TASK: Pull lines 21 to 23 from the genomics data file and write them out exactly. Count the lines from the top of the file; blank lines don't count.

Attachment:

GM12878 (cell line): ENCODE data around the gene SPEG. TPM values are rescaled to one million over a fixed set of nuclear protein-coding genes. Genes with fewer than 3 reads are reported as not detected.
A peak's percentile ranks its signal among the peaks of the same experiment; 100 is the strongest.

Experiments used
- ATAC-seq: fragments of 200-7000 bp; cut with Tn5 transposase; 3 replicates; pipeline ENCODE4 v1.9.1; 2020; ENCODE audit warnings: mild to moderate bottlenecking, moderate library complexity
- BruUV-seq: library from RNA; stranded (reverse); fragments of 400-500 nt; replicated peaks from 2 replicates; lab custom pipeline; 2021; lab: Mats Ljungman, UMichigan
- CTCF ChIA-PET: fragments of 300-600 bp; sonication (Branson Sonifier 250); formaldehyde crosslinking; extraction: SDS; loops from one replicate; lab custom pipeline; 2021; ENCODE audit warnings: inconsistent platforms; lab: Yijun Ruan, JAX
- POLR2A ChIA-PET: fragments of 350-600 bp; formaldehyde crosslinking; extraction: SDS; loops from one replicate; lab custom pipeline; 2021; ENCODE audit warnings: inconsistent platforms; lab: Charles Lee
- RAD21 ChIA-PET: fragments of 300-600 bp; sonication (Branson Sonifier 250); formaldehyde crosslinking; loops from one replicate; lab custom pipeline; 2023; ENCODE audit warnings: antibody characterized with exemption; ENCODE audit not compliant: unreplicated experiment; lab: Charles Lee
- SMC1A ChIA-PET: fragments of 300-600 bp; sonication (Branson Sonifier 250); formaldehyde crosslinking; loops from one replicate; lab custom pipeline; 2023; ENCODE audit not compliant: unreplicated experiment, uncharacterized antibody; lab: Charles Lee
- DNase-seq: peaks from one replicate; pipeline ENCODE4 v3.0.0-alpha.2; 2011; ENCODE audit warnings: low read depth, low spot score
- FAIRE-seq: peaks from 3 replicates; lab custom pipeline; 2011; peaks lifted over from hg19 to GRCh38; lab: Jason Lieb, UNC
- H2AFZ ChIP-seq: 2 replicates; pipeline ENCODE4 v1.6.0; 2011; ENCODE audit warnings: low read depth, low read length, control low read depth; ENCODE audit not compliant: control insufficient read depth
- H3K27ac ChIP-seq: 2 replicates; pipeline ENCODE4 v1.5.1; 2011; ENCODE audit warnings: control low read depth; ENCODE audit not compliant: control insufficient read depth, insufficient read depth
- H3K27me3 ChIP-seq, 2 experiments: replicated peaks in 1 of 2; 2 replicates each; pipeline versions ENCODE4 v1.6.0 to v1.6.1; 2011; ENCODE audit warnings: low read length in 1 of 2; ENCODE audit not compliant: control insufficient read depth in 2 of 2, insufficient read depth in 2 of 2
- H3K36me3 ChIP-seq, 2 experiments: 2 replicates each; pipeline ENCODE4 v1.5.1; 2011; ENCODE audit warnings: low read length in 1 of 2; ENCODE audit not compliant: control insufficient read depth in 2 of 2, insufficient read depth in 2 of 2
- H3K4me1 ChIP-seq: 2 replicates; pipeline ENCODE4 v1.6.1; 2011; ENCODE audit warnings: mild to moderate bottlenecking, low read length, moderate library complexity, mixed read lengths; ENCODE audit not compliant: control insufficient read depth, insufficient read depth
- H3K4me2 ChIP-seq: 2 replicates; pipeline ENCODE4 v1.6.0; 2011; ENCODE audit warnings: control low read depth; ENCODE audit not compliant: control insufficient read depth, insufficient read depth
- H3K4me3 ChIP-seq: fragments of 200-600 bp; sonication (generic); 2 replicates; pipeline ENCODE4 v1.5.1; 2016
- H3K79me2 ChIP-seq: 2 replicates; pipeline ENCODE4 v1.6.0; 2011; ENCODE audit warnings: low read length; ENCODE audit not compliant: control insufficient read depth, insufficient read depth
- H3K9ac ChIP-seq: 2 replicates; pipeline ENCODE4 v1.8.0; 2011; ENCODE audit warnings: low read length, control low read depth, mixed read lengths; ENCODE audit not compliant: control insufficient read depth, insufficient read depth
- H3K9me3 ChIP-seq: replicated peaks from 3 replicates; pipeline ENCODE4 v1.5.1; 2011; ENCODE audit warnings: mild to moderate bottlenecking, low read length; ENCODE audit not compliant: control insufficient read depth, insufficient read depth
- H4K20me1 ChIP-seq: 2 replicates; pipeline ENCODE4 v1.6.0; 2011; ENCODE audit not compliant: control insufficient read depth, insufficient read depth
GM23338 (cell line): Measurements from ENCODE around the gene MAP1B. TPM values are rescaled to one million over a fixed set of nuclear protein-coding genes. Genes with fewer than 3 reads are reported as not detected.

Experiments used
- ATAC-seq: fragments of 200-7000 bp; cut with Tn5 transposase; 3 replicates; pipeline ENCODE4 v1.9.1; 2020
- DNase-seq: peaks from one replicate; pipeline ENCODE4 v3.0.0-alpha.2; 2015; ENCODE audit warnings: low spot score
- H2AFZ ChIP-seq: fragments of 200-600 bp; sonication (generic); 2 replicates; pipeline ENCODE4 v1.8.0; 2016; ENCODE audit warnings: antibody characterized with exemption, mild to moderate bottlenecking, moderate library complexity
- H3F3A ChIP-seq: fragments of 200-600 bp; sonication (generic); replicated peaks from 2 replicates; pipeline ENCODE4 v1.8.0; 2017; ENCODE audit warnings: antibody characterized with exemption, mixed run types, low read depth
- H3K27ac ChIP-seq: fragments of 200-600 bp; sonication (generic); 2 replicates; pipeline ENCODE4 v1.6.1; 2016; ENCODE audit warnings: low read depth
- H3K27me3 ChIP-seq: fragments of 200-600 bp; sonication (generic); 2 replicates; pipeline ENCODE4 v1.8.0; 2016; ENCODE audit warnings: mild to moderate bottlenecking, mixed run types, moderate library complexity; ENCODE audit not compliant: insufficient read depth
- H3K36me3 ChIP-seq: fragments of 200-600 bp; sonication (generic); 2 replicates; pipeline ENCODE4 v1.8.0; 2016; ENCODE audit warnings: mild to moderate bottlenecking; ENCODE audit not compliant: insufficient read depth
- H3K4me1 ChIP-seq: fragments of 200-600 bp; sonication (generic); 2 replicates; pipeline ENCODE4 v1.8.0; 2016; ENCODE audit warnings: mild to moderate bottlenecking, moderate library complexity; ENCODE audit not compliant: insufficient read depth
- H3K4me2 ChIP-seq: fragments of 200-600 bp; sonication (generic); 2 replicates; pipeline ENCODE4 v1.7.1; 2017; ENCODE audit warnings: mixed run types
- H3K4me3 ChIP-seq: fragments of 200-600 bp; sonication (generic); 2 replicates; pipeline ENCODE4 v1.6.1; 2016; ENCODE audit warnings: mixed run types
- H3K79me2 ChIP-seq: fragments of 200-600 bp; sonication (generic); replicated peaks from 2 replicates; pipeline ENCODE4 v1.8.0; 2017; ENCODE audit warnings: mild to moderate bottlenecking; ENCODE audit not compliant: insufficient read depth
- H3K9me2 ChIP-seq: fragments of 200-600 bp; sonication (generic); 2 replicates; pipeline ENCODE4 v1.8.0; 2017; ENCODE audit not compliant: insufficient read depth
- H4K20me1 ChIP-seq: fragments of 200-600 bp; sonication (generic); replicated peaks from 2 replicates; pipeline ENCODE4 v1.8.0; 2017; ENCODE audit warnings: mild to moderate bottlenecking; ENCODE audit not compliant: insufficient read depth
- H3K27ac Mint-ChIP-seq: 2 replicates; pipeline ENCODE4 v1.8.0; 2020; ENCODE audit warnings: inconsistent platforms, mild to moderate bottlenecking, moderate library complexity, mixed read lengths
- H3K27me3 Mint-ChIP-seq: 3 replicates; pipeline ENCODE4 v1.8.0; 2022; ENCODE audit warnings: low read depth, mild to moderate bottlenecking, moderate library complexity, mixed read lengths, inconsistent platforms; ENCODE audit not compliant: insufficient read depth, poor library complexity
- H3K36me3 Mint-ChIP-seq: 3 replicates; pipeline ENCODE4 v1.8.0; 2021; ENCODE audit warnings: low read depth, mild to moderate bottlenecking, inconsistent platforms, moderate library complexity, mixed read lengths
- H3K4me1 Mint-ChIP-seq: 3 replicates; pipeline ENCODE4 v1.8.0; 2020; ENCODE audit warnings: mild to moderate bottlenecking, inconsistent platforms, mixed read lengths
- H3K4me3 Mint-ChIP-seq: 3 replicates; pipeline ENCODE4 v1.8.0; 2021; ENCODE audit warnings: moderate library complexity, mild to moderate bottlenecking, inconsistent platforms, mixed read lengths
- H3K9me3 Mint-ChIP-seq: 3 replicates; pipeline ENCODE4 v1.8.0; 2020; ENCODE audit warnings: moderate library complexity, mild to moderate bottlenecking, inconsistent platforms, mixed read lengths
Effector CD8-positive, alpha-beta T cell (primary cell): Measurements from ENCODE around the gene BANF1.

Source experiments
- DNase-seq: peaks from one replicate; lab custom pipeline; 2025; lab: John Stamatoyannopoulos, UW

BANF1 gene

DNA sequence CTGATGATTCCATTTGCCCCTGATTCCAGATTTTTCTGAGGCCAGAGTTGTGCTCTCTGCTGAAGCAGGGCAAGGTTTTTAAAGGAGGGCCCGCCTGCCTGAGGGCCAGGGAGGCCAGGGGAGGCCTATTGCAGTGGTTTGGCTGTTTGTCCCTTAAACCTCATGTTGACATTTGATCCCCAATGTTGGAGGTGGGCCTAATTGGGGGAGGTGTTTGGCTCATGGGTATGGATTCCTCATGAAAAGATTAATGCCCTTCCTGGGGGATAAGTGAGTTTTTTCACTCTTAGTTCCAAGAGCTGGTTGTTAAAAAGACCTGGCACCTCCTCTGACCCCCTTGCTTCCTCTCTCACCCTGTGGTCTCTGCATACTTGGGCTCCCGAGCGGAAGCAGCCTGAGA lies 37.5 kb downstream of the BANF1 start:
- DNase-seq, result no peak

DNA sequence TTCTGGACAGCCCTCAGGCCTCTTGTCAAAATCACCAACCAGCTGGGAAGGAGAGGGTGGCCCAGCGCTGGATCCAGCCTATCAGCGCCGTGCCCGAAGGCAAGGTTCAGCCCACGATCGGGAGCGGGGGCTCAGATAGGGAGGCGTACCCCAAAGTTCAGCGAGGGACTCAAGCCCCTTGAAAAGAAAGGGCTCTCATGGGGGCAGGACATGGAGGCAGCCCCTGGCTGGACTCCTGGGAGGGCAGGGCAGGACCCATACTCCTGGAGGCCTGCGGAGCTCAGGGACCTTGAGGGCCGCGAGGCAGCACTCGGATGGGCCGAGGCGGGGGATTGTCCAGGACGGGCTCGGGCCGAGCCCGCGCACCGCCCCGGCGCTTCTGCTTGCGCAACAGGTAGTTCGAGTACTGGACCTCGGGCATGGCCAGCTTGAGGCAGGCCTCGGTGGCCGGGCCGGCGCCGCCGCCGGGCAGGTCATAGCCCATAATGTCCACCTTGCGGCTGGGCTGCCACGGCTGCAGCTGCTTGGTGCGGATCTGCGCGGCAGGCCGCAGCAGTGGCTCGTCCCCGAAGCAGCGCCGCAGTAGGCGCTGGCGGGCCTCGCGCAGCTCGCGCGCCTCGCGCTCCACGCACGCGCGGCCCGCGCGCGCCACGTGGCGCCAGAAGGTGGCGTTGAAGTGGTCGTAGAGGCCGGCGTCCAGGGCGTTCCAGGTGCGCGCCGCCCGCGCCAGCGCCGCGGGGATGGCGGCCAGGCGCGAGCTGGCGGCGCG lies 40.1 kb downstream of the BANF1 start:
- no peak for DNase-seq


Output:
- H3K9me3 ChIP-seq: replicated peaks from 3 replicates; pipeline ENCODE4 v1.5.1; 2011; ENCODE audit warnings: mild to moderate bottlenecking, low read length; ENCODE audit not compliant: control insufficient read depth, insufficient read depth
- H4K20me1 ChIP-seq: 2 replicates; pipeline ENCODE4 v1.6.0; 2011; ENCODE audit not compliant: control insufficient read depth, insufficient read depth
GM23338 (cell line): Measurements from ENCODE around the gene MAP1B. TPM values are rescaled to one million over a fixed set of nuclear protein-coding genes. Genes with fewer than 3 reads are reported as not detected.